Cass on Our Diminished Income

Way back in The Before Times, in the Long, Long Ago, before The Age of The Virus, Oren Cass presented a series of sixteen tweets, asking this question:  “How is that our economic statistics suggest workers have been making slow but steady progress in recent decades, while popular perception is that their family finances are coming under increasingly untenable pressure?”

Cass also wrote about the issue in greater detail in American Affairs and in a lengthy paper for the Manhattan Institute.  That question—why does it feel like it’s harder to make ends meet now, even though inflation is low and we’re wealthier?—is one of the gnawing concerns of modern-day America.

Cass offers a brief explanation in his second tweet:

A key line:  “In 1985, the typical male worker could cover a family of four’s major expenditures… on 30 weeks of salary.”  Now it takes fifty-three weeks, meaning there literally aren’t enough weeks in the year for the average male to earn enough to support his family.

Part of the problem, per Cass, is that while we may earn more inflation-adjusted dollars than we did in the 1970s or 1980s, the costs of our goods have grown.  Cass uses the example of an automobile:  vehicles now are far more feature-rich than their earlier counterparts, and last longer.  That’s great, but it means the cost of a newer vehicle can be prohibitively expensive:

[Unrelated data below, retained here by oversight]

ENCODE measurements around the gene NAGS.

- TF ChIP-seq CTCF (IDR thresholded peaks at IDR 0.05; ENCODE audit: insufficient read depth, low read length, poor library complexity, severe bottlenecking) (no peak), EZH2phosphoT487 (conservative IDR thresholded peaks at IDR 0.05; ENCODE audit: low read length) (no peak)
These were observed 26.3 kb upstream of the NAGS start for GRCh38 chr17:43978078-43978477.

You probably could find a 1996 Grand Caravan still running somewhere (if anyone is interested, I know where you get a good deal on a 2006 Dodge Caravan), but it’s not really a practical option.

To offer an anecdotal example:  I recently bought a very inexpensive 2017 Nissan Versa Note SV that had been used as a rental car for its entire existence.  I really had to pound the pavement to pay less than $10,000 for a small vehicle with reasonable mileage (around 45,705 miles when I bought it in January), and I think I got a good deal.  I was able to pay cash (I essentially paid for the vehicle with what I earned, before taxes, from teaching lessons and playing gigs in 2019), but it put a serious dent into my emergency fund (the silver lining: it stalled my 2020 IRA contribution of $6000, which would have likely evaporated with the shutdowns).

I’m a single, unmarried man with no dependents.  I’ve hustled and worked multiple jobs for nearly a decade, slamming as much as legally allowed into retirement and my HSA.  With support from my folks and God’s provision, I’ve been able to do well enough—I own a house outright; I own two vehicles free-and-clear; I still have a decent, though diminished, emergency fund.  I’ve negotiated hard for a decent wage for the work I do.

But if I were married and had children, it would be extremely difficult to cover everything.  I would have to scale back retirement contributions, which would be a necessary sacrifice, and would help (about 2/3rds of my paycheck goes towards HSA and 403(b) contributions; my IRA contributions are the results of careful saving all year, and usually come from my side gig earnings), but that would cause the costs of my health insurance to skyrocket.